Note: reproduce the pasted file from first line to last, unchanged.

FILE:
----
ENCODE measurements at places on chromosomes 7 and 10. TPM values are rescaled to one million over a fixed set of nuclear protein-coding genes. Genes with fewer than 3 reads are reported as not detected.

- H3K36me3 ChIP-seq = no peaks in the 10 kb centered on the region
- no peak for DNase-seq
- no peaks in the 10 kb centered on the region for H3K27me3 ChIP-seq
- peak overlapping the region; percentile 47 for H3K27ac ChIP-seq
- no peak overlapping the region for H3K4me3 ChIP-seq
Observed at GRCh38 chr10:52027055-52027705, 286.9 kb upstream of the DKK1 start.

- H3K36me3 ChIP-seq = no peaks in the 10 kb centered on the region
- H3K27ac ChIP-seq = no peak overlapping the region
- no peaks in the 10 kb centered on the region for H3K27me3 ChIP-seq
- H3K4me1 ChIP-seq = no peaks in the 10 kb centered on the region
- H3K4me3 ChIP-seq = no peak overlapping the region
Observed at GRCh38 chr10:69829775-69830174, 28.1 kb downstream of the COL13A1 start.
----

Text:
ENCODE measurements at places on chromosomes 7 and 10. TPM values are rescaled to one million over a fixed set of nuclear protein-coding genes. Genes with fewer than 3 reads are reported as not detected.

- H3K36me3 ChIP-seq = no peaks in the 10 kb centered on the region
- no peak for DNase-seq
- no peaks in the 10 kb centered on the region for H3K27me3 ChIP-seq
- peak overlapping the region; percentile 47 for H3K27ac ChIP-seq
- no peak overlapping the region for H3K4me3 ChIP-seq
Observed at GRCh38 chr10:52027055-52027705, 286.9 kb upstream of the DKK1 start.

- H3K36me3 ChIP-seq = no peaks in the 10 kb centered on the region
- H3K27ac ChIP-seq = no peak overlapping the region
- no peaks in the 10 kb centered on the region for H3K27me3 ChIP-seq
- H3K4me1 ChIP-seq = no peaks in the 10 kb centered on the region
- H3K4me3 ChIP-seq = no peak overlapping the region
Observed at GRCh38 chr10:69829775-69830174, 28.1 kb downstream of the COL13A1 start.